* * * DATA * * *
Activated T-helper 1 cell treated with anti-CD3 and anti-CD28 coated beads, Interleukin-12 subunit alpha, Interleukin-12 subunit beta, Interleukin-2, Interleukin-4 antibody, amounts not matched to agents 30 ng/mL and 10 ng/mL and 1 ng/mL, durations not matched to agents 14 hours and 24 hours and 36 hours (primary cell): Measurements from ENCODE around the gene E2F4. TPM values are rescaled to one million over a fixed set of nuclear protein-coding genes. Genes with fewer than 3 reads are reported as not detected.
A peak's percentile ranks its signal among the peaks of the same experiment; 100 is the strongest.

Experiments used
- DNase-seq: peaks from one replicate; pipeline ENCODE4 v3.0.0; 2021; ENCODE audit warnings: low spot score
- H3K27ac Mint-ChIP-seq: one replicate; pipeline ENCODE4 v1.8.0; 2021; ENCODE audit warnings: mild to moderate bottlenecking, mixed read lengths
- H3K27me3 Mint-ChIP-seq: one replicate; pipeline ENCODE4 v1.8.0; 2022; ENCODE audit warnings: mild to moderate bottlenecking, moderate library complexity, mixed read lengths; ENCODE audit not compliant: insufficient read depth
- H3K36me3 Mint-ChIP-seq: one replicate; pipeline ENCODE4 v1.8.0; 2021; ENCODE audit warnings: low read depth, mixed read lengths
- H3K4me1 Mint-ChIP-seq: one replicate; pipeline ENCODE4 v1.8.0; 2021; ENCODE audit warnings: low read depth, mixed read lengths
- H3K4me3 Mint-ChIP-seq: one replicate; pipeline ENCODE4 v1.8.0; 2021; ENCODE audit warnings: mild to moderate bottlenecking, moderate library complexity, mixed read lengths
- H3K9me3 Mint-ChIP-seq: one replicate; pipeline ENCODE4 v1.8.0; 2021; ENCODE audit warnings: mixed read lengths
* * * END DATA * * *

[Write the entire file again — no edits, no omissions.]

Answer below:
Activated T-helper 1 cell treated with anti-CD3 and anti-CD28 coated beads, Interleukin-12 subunit alpha, Interleukin-12 subunit beta, Interleukin-2, Interleukin-4 antibody, amounts not matched to agents 30 ng/mL and 10 ng/mL and 1 ng/mL, durations not matched to agents 14 hours and 24 hours and 36 hours (primary cell): Measurements from ENCODE around the gene E2F4. TPM values are rescaled to one million over a fixed set of nuclear protein-coding genes. Genes with fewer than 3 reads are reported as not detected.
A peak's percentile ranks its signal among the peaks of the same experiment; 100 is the strongest.

Experiments used
- DNase-seq: peaks from one replicate; pipeline ENCODE4 v3.0.0; 2021; ENCODE audit warnings: low spot score
- H3K27ac Mint-ChIP-seq: one replicate; pipeline ENCODE4 v1.8.0; 2021; ENCODE audit warnings: mild to moderate bottlenecking, mixed read lengths
- H3K27me3 Mint-ChIP-seq: one replicate; pipeline ENCODE4 v1.8.0; 2022; ENCODE audit warnings: mild to moderate bottlenecking, moderate library complexity, mixed read lengths; ENCODE audit not compliant: insufficient read depth
- H3K36me3 Mint-ChIP-seq: one replicate; pipeline ENCODE4 v1.8.0; 2021; ENCODE audit warnings: low read depth, mixed read lengths
- H3K4me1 Mint-ChIP-seq: one replicate; pipeline ENCODE4 v1.8.0; 2021; ENCODE audit warnings: low read depth, mixed read lengths
- H3K4me3 Mint-ChIP-seq: one replicate; pipeline ENCODE4 v1.8.0; 2021; ENCODE audit warnings: mild to moderate bottlenecking, moderate library complexity, mixed read lengths
- H3K9me3 Mint-ChIP-seq: one replicate; pipeline ENCODE4 v1.8.0; 2021; ENCODE audit warnings: mixed read lengths